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God bless your heart, Sir, 'tis you will start, Sir,
At that conspicuous thundering shout,
When Ireland's nation, with acclamation,
To hail their Sovereign will turn out.
England shall hear us, though 'tis not near us,
And the Scotch coast shall echo ring,
When we, uproarious, joining in chorus,

Shout to the winds, GOD SAVE THE KING!

These effusions of Hibernian joy may induce some of our readers to inquire how it has happened that we have given them no account of the grand dinner at which, with our contributors, we celebrated the great event of the 19th of July. The fact is, that we had prepared a very full account of it, but, as the devil in the chest had no selecting power over the papers, he only stumbled on the two following songs.


Composed by JAMES SCOTT, Esq. M. D. and Sung by him, with great
Applause, on the Evening of Thursday, 19th July.

THERE are flowers in every window, and garlands round each door,
And whiten'd is the poor man's wall, and sanded is his floor.
From the cottage, to the castle, in unison all sing,—
Hail to Great George the Fourth!-God save the King!!!

The man on this auspicious day one moment that would linger
To whip off his glass, and turn up his little finger,
The rascal disloyal, in a halter may he swing.
Hail to Great George the Fourth!-God save the King!!!

Long brooded o'er this nation the thunder-cloud of war,
But the trumpet's voice is hush'd, and the battle's bloody jar.
The triumph of our warriors and statesmen we will sing,-
Hail to Great George the Fourth !-God save the King!!!

Though blindness fell upon the aged father of his realm,
All steady was the hand that was station'd at the helm;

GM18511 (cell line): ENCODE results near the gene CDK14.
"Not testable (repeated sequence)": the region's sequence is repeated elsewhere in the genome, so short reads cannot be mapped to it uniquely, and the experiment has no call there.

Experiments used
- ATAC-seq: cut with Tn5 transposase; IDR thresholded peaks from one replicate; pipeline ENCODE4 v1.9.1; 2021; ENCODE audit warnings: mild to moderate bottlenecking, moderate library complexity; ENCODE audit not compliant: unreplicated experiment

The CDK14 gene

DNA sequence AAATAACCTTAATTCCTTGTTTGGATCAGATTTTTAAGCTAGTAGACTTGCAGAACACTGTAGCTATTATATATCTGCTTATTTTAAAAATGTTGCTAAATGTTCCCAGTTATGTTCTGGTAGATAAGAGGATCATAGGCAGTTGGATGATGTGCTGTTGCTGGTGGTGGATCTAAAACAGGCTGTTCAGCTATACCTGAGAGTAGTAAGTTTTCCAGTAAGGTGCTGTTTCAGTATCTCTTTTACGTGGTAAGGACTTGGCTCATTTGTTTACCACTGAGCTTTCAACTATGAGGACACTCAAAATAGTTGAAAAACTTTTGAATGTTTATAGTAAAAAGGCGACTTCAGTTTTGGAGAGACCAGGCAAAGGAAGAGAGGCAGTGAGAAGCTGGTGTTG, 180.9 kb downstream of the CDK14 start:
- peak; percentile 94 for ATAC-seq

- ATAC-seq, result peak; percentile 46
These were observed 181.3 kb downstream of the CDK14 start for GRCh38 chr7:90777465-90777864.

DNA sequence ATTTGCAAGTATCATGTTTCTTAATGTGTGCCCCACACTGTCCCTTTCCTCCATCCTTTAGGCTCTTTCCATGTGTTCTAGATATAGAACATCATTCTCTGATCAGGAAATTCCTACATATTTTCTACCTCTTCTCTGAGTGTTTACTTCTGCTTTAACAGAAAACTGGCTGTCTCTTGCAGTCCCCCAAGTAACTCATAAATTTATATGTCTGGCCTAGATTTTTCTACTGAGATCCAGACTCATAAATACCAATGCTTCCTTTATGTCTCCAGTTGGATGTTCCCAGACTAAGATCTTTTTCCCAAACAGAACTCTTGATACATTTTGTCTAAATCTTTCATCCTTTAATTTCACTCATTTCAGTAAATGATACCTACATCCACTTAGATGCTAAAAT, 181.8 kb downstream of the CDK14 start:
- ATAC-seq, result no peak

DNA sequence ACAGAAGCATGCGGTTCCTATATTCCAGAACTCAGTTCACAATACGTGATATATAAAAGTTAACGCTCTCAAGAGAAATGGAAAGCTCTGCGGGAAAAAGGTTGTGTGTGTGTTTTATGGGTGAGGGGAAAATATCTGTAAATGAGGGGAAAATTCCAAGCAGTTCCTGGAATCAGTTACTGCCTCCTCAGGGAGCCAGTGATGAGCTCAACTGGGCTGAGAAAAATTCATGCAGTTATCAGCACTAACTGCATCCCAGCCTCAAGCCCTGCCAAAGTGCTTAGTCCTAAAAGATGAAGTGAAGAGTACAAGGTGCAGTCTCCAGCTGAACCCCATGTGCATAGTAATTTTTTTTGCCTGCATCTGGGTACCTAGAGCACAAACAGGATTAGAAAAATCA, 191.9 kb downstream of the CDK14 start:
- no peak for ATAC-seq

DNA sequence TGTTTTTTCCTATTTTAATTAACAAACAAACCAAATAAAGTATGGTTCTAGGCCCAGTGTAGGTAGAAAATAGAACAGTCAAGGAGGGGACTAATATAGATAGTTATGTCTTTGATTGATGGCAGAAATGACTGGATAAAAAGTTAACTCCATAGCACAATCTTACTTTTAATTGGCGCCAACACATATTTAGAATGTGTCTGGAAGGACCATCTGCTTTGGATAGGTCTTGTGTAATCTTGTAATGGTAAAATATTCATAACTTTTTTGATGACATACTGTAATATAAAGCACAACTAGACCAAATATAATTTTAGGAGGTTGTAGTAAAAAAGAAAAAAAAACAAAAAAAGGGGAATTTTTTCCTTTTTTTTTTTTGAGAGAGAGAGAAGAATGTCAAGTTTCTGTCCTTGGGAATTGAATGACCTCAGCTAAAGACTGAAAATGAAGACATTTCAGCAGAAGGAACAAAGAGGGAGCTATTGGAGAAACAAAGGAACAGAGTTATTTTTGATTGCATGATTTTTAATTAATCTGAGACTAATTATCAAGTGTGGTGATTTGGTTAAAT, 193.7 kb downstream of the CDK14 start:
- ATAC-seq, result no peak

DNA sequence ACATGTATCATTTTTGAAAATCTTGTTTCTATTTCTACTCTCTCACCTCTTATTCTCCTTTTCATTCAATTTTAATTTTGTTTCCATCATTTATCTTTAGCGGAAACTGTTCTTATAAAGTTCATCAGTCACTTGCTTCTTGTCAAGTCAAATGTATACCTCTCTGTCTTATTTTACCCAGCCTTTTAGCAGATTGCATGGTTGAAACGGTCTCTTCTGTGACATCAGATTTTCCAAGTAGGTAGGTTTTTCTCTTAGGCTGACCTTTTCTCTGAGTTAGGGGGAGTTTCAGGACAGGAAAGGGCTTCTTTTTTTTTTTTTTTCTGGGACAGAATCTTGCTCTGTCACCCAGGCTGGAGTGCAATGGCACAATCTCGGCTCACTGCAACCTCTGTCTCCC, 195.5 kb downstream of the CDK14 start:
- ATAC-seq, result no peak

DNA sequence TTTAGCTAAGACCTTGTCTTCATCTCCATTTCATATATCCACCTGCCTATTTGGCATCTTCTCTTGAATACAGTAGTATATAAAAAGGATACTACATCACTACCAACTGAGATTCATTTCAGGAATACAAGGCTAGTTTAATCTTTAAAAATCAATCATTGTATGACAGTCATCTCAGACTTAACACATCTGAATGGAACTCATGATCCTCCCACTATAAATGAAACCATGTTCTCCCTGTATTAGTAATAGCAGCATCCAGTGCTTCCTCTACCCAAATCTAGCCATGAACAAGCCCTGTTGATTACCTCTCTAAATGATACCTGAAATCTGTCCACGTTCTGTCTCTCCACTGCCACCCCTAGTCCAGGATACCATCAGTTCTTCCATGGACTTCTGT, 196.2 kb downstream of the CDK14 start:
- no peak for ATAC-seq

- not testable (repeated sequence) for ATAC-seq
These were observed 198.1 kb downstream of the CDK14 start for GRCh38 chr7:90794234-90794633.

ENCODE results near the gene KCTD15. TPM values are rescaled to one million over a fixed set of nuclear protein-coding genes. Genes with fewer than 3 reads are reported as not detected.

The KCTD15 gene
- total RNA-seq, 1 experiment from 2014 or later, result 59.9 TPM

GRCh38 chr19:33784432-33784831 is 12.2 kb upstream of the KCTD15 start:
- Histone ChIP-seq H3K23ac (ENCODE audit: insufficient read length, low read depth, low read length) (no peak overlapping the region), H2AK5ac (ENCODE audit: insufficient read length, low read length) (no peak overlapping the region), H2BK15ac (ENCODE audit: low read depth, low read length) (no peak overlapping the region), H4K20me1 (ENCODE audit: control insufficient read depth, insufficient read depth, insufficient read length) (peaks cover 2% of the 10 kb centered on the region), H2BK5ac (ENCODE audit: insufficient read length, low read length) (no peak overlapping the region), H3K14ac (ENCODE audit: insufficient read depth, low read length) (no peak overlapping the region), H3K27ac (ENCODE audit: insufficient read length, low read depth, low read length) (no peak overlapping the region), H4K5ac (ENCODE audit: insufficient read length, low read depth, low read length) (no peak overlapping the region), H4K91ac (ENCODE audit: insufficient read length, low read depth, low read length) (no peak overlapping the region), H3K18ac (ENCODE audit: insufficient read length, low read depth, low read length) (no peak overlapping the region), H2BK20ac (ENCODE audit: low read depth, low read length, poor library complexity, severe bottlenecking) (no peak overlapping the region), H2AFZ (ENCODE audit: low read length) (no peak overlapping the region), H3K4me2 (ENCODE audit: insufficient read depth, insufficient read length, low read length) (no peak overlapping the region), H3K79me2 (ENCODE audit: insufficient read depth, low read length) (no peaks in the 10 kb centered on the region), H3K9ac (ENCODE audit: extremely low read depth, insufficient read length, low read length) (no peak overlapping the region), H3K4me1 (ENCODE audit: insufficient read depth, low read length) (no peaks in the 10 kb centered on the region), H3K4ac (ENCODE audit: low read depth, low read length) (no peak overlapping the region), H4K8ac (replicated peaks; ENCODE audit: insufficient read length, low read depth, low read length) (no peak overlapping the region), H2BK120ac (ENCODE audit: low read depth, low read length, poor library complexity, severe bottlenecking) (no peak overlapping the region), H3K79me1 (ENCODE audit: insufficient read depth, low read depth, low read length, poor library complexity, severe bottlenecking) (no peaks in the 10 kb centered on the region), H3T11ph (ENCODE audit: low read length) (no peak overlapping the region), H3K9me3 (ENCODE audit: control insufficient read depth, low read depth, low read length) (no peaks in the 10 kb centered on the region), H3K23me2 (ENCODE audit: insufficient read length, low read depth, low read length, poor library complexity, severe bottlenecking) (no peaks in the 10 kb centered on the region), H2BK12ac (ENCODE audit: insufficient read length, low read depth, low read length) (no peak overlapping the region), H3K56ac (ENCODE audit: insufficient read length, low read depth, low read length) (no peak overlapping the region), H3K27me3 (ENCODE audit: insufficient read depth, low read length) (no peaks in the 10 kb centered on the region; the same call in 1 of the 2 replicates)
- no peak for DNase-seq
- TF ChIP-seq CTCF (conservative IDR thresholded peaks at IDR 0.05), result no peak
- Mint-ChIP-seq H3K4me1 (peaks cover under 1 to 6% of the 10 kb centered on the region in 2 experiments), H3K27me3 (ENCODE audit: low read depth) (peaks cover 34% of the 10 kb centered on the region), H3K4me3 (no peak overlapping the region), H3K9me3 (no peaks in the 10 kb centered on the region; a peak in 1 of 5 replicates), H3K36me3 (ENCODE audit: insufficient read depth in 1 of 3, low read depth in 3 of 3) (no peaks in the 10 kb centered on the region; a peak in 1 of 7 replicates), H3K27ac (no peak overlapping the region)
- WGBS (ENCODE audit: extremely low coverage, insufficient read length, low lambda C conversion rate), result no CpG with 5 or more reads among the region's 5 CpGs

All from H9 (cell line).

The advisers of his Father to the Regent's side did cling,-
Hail to Great George the Fourth !-God save the King!!!

Well may the dealers in wine and spirits say,

The happiest of all days is a Coronation day,

For thousands on thousands drain their bumpers, as they sing,
Hail to Great George the Fourth !-God save the King!!!

The nobles of the land to the Monarch all have gone,
The warlike and the wise form a circle round the throne;
The Champion, armed cap-a-pee, hath challenged all the ring-
Hail to Great George the Fourth!-God save the King!!!

Oh, when I look around me, it makes my bosom swell,
On those whose pens have written all so loyally and well,
The Radical and Whig, to their hunkers they will bring-
Hail to Great George the Fourth!-God save the King!!


Sung with great Effect by MORGAN ODOHERTY, Esq. on the Evening of

19th July.

My landlady enter'd my parlour, and said,—

"Bless my stars, gallant Captain, not yet to your bed?
The kettle is drain'd, and the spirits are low,

Then creep to your hammock, Oh go, my love, go!

Derry down, &c.

"Do look at your watch, sir, 'tis in your small pocket,
'Tis three, and the candles are all burn'd to the socket;
Come move, my dear Captain, do take my advice,
Here's Jenny will pull off your boots in a trice.

Derry down," &c.

Jenny pull'd off my boots, and I turn'd into bed,
But scarce had I yawn'd twice, and pillow'd my head,